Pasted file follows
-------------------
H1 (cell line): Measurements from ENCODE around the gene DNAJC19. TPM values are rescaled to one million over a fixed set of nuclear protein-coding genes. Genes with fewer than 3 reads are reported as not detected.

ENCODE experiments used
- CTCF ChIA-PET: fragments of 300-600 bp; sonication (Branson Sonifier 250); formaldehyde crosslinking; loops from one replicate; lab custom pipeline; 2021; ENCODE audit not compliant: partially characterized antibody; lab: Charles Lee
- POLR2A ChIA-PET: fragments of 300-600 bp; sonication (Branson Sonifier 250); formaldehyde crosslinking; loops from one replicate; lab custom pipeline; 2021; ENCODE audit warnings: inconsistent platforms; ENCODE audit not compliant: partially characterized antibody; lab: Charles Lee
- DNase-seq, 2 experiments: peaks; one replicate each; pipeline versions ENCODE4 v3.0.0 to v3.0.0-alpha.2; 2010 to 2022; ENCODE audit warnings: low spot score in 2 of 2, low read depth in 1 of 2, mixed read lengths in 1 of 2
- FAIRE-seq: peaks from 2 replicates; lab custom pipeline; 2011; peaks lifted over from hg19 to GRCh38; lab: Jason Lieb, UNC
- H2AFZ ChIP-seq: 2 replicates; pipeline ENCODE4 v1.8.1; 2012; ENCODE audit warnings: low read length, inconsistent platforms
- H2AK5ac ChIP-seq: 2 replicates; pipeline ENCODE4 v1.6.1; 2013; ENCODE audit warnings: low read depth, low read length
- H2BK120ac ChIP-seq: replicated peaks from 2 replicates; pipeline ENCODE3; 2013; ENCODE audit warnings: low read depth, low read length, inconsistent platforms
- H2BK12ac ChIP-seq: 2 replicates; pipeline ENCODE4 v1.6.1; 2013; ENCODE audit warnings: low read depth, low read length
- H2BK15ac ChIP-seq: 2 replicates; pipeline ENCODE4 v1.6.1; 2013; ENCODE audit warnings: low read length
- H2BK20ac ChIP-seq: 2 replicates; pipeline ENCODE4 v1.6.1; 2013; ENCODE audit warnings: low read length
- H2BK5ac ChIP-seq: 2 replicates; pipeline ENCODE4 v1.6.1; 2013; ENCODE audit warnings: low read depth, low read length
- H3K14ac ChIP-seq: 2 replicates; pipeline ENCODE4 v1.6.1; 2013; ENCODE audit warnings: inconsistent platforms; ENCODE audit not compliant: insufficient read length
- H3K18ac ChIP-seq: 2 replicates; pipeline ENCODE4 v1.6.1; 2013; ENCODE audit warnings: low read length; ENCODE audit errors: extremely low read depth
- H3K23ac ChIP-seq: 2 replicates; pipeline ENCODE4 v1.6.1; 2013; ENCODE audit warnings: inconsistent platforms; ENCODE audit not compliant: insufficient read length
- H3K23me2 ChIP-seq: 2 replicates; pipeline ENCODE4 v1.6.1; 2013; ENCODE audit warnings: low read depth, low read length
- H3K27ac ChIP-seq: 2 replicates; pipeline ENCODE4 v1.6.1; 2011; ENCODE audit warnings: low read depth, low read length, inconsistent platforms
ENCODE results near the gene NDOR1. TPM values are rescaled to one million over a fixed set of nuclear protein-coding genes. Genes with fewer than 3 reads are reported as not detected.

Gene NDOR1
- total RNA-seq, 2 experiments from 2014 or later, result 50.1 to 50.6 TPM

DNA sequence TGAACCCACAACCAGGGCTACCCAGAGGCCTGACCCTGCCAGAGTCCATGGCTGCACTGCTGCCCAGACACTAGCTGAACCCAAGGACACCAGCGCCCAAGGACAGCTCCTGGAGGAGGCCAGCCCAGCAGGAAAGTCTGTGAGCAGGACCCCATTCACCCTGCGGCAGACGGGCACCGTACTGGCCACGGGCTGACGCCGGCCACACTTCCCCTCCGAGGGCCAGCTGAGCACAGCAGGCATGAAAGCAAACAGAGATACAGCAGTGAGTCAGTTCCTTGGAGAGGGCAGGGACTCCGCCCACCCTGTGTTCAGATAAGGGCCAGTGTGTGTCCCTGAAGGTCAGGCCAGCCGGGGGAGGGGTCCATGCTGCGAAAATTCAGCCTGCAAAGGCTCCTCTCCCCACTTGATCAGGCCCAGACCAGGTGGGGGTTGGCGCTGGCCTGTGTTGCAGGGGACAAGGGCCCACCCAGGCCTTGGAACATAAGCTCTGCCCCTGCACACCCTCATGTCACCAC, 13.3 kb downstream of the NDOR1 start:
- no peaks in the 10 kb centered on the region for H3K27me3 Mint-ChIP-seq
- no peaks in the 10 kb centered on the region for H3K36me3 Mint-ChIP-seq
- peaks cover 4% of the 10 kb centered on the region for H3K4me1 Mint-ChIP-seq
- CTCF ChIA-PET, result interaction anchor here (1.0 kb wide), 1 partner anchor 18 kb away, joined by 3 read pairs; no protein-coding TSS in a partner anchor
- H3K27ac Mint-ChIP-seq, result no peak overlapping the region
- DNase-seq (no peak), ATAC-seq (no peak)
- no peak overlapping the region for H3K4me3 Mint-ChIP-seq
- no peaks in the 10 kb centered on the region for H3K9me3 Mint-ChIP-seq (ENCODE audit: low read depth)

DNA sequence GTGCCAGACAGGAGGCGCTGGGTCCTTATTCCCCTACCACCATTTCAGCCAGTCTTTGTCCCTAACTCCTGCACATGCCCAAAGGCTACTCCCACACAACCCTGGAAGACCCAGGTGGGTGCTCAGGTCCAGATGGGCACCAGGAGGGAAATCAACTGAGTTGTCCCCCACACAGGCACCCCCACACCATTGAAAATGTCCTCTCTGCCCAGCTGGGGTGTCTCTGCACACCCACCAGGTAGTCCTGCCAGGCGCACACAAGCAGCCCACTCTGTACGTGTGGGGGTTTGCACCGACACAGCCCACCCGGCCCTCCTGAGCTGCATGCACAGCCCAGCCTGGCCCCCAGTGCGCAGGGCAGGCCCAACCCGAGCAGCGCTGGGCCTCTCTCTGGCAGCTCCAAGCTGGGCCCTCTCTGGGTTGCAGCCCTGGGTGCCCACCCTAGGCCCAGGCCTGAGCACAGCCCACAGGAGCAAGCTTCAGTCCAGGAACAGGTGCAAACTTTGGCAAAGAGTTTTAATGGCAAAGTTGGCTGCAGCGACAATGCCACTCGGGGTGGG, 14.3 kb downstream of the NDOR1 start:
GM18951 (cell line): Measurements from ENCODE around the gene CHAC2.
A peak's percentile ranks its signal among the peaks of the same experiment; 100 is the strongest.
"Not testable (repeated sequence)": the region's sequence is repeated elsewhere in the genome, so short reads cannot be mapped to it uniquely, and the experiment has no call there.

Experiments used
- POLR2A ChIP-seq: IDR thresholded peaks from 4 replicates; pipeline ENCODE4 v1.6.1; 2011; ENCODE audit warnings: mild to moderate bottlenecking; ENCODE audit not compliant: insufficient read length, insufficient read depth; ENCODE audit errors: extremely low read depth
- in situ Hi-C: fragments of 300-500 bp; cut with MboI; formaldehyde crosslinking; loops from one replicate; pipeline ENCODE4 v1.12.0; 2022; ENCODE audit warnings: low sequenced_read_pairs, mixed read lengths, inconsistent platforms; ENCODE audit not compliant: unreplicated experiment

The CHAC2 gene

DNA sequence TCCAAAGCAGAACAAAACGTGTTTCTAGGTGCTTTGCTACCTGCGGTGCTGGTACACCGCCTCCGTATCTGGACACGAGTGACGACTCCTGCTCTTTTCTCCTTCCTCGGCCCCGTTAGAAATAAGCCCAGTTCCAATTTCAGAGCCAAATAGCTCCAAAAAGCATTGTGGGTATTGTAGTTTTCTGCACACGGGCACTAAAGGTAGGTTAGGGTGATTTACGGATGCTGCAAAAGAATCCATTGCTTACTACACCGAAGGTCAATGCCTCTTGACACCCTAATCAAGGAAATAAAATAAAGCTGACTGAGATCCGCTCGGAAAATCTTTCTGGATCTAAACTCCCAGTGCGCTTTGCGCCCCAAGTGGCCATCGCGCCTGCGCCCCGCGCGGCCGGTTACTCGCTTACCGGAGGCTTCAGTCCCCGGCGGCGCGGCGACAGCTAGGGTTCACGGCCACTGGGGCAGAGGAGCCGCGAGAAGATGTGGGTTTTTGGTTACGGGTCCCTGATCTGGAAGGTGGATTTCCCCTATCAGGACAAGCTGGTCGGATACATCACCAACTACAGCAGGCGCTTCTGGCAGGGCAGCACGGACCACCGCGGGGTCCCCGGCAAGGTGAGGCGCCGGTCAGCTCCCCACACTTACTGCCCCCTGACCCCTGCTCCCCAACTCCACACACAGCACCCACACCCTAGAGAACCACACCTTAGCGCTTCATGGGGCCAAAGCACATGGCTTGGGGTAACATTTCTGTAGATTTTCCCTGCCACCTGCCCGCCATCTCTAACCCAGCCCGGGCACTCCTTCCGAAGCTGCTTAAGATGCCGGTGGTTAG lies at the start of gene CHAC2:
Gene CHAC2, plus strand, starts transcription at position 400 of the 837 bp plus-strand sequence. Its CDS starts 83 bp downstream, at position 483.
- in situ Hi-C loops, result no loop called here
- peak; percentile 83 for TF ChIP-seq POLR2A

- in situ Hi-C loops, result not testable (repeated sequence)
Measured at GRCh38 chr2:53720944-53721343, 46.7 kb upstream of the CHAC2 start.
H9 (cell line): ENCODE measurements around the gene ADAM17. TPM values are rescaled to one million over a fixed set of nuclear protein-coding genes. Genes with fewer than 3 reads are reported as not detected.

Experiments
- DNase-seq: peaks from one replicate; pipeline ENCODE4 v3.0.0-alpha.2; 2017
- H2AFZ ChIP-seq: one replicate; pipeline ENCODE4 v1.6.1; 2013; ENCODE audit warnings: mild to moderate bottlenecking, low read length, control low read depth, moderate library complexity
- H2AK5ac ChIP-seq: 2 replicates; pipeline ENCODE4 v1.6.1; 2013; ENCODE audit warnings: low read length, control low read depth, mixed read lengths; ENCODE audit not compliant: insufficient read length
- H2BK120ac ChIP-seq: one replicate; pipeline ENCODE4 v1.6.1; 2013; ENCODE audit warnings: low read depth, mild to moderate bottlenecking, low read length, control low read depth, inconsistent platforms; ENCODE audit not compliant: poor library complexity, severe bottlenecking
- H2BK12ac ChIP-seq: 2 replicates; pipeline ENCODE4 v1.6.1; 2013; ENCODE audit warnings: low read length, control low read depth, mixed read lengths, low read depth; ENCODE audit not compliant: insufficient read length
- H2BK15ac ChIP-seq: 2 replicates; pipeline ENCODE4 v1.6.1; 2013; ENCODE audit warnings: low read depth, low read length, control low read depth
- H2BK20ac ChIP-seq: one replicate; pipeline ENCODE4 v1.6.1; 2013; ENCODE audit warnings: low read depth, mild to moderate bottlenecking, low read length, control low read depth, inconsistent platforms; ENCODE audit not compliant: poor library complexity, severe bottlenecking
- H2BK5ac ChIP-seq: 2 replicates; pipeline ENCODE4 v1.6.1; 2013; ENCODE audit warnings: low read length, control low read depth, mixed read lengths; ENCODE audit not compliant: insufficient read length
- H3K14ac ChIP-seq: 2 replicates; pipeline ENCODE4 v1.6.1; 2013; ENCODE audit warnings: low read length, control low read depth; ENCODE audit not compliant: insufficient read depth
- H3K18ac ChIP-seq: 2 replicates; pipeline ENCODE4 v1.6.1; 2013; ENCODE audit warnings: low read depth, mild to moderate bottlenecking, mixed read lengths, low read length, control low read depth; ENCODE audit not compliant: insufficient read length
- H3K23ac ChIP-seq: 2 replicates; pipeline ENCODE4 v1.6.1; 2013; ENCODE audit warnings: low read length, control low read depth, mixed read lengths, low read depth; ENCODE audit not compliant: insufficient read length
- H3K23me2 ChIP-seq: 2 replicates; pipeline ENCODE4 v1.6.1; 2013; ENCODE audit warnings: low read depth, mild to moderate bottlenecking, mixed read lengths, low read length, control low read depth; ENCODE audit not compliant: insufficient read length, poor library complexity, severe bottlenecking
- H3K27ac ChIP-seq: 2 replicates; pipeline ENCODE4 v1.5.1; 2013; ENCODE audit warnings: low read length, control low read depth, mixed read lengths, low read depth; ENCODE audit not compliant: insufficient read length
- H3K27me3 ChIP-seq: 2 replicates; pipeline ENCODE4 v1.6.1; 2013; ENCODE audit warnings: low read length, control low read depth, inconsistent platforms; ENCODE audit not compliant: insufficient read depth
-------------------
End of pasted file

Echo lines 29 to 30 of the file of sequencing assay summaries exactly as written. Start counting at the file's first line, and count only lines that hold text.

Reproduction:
- no peak overlapping the region for H3K4me3 Mint-ChIP-seq
- no peaks in the 10 kb centered on the region for H3K9me3 Mint-ChIP-seq (ENCODE audit: low read depth)